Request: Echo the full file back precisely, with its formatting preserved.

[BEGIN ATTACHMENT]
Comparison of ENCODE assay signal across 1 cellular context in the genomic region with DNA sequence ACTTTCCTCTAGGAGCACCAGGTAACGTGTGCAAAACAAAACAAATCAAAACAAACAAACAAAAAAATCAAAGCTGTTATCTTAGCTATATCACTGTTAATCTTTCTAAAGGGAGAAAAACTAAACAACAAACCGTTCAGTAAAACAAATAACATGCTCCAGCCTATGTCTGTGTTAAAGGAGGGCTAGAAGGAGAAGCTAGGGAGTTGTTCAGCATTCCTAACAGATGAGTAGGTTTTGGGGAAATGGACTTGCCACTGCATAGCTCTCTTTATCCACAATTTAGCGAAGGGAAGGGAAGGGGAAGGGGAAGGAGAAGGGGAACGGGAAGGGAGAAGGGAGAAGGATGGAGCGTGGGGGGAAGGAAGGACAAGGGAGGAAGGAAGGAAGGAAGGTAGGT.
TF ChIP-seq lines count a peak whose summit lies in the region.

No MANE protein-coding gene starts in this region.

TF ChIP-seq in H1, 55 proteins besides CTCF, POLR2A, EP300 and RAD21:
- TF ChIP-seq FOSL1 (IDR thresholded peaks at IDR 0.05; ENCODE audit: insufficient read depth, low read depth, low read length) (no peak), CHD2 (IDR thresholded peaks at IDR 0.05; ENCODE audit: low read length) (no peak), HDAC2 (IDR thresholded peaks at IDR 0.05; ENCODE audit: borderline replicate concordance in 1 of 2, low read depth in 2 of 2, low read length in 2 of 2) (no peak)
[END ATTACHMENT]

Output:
Comparison of ENCODE assay signal across 1 cellular context in the genomic region with DNA sequence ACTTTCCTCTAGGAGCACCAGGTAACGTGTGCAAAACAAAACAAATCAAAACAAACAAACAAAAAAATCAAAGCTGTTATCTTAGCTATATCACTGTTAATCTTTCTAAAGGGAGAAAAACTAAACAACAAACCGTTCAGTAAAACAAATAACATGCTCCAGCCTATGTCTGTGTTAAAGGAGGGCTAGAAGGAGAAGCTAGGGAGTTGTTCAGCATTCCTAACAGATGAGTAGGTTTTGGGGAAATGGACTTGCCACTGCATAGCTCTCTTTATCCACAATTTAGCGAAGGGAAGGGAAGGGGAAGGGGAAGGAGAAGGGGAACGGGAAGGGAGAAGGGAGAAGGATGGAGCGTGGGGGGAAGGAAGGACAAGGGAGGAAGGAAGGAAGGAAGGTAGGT.
TF ChIP-seq lines count a peak whose summit lies in the region.

No MANE protein-coding gene starts in this region.

TF ChIP-seq in H1, 55 proteins besides CTCF, POLR2A, EP300 and RAD21:
- TF ChIP-seq FOSL1 (IDR thresholded peaks at IDR 0.05; ENCODE audit: insufficient read depth, low read depth, low read length) (no peak), CHD2 (IDR thresholded peaks at IDR 0.05; ENCODE audit: low read length) (no peak), HDAC2 (IDR thresholded peaks at IDR 0.05; ENCODE audit: borderline replicate concordance in 1 of 2, low read depth in 2 of 2, low read length in 2 of 2) (no peak)